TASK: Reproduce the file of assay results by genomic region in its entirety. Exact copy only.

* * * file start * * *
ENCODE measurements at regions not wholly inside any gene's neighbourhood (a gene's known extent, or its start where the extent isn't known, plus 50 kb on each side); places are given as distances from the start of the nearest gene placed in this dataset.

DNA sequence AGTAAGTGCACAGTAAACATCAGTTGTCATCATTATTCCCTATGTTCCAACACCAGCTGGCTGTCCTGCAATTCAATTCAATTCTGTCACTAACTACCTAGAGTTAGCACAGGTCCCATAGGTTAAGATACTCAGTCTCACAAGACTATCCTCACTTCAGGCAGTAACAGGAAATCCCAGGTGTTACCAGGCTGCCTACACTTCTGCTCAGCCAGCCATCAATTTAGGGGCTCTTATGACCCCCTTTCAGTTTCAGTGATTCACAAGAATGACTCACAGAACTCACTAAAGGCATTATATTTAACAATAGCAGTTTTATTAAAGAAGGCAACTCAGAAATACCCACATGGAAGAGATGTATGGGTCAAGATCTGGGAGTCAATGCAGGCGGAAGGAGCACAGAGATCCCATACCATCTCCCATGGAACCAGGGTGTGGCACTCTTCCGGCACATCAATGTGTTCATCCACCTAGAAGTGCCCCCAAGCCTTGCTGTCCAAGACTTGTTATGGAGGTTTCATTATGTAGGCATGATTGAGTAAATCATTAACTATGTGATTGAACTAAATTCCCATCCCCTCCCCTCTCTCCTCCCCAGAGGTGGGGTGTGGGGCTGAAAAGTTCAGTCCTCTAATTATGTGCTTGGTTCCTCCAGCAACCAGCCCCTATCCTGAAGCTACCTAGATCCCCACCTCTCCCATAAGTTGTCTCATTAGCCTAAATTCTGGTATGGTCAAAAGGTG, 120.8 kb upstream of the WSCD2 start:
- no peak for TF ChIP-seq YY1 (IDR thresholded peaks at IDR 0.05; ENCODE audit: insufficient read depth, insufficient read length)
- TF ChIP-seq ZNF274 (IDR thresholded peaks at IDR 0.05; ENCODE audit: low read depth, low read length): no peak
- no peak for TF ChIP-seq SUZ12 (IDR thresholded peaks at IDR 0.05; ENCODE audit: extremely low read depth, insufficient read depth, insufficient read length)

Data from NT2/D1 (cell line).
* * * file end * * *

ENCODE measurements at regions not wholly inside any gene's neighbourhood (a gene's known extent, or its start where the extent isn't known, plus 50 kb on each side); places are given as distances from the start of the nearest gene placed in this dataset.

DNA sequence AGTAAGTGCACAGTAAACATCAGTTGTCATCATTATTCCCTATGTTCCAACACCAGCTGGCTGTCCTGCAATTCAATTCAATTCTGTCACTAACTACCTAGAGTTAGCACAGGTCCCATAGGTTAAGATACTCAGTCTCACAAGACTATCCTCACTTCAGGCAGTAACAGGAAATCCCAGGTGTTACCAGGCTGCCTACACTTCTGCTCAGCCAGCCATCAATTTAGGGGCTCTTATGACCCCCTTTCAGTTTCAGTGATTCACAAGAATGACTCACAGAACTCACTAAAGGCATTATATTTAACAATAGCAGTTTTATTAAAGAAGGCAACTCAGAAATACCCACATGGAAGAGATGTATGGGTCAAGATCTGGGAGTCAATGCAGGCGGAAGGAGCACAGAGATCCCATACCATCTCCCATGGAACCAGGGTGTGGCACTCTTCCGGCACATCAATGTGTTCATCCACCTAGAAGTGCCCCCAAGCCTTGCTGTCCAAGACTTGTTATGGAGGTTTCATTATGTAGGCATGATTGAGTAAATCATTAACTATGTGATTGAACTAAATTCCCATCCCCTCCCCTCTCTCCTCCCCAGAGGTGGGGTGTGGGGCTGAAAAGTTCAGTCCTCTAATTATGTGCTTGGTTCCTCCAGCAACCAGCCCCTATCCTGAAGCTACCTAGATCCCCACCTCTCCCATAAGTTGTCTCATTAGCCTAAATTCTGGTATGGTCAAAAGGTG, 120.8 kb upstream of the WSCD2 start:
- no peak for TF ChIP-seq YY1 (IDR thresholded peaks at IDR 0.05; ENCODE audit: insufficient read depth, insufficient read length)
- TF ChIP-seq ZNF274 (IDR thresholded peaks at IDR 0.05; ENCODE audit: low read depth, low read length): no peak
- no peak for TF ChIP-seq SUZ12 (IDR thresholded peaks at IDR 0.05; ENCODE audit: extremely low read depth, insufficient read depth, insufficient read length)

Data from NT2/D1 (cell line).